Struggling to peacefully parent 2 defiant toddlers
I really like the concept of your work. I've read several Q&As from your website that have helped me handle my children better during an extremely
rough time right now (for both them and me). However, since I started holding them through the tantrums and simply giving them words for their
emotions ("I know you don't want to do this, but throwing/hitting/insert behavior here…") both of my toddlers (ages 2 & 3)
have started crying in a loud, monotone voice "But I don't want to!" It pushes me beyond the borders of my patience, especially because
of my situation. Is there anything on your site that addresses behavior changes in them directly related to the new way parents start relating
to them? I feel like I see some changes, but then other times I really don't feel like I see anything and I end up really frustrated not knowing
what to do. Again.
I can't tell from your letter exactly what is happening, but I think you are saying that you and your kids end up in a standoff, where you won't let them hit/throw etc. and they refuse to do what you want. The key to defusing that standoff is your empathy and compassion. In other words, back off whatever you want them to do (that they are saying "I don't want to" about.) Instead, empathize with whatever emotion they are expressing. "You are so mad that you want to hit/ throw..You can be as mad as you want, and you can tell me in words...You can stomp your foot to show me...And I won't let you hurt anyone....I think you are sad inside, too, because I said no (or “it's time for bed" or whatever). It is so hard when you want x and I say no..." Kids respond to that empathy by crying. After they cry, they are more cooperative because they showed you those feelings and are no longer stuck on them. They can move on. I hope that helps. Also, have you seen this post? 12 Tips to Transition to Peaceful Parenting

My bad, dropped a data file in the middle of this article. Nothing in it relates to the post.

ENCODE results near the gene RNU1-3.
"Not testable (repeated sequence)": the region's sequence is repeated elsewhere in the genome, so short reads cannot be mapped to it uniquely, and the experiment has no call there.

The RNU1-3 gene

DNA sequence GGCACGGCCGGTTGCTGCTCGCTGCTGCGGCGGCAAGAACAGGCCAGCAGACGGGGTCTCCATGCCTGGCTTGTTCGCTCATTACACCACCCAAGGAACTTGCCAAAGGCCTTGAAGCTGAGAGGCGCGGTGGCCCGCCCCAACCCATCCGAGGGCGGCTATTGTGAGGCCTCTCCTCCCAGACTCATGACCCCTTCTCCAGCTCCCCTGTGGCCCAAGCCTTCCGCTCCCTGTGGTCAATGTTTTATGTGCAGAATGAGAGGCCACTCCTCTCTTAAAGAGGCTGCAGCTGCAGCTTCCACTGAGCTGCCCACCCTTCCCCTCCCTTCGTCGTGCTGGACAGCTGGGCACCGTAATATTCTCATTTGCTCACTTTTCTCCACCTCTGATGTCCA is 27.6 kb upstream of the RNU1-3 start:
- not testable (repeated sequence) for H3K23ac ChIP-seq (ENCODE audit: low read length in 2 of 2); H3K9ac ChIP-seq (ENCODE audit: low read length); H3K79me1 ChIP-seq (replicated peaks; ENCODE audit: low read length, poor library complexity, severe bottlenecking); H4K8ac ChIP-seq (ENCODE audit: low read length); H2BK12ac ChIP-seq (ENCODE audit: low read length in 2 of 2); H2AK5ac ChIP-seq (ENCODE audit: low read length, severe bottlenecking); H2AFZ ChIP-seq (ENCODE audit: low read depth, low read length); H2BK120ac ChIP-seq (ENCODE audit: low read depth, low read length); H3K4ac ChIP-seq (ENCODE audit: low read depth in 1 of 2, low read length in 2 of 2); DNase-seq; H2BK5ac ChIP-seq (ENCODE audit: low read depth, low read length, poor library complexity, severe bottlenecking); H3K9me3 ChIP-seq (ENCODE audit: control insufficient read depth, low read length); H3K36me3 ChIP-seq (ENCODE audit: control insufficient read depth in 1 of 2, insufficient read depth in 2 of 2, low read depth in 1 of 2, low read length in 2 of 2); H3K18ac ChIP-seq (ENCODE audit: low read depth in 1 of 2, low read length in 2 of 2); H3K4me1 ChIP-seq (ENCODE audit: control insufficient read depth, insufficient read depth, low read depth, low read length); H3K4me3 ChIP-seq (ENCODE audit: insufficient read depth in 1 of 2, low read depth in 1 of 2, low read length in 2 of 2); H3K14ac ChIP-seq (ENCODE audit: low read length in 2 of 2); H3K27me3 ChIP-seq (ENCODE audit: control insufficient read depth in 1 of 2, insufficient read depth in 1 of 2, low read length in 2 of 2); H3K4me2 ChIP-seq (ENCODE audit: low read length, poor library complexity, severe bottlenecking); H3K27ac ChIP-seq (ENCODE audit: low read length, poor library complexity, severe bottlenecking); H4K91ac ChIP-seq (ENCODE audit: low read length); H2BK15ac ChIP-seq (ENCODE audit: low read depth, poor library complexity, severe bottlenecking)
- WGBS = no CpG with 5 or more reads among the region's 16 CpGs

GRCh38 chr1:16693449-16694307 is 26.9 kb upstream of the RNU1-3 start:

Not quite. They both just start screaming "I don't want to!" When I lovingly try to set healthy limits. They started running from me and fighting me which they did not do before. All of this has started as a result of practicing the gentle parent approach. The thing is that my daughter does not cry. She screams and shows anger, and whines loudly, but I don't see her coming to real tears. In fact I feel like she would rather fight me just so that I hold and comfort her later. Especially when I go out of my way to hold and touch her as often as I can during the day. It doesn't really make me want to hold her when my patience is already at its limit and it seems she's doing things purposefully to anger me. I want to view her differently, and your approach has helped me to, but it's very hard.
The reason they are now fighting and resisting is that they are not cowed, because they are not as frightened. You can change that by focusing on staying connected with your empathy, both while setting limits and the rest of the time. Yes, this approach is really hard. I wish it were easy. The reason it's so hard, as you say, is that it is so hard to manage our own emotions. When your patience is already wearing thin, the most important thing to do is to breathe and reframe things to see it from her point of view, so that you will actually feel more compassion. The compassion will be healing to you and to her. And yes, she IS purposely doing things to anger you. She is going into fight mode so she doesn't have to feel all those sad, mad, scary feelings that have built up. This is addressed in the post above. Also, it is covered in my book, Peaceful Parent, Happy Kids. Have you read it yet?
I haven't gotten the book yet but I totally plan to as soon as I can. Thank you for taking the time to respond to me. Your words give me encouragement, and help me to see the situation in a different light. For awhile I felt like I was just making it worse. Whenever I slack I see the old bad habits starting to come up again. That part is frustrating. Overall, I really do see a difference in the gentle approach. I just need to be more consistent and I need to manage my own emotions better. Thank you again for your advice! I will read the article.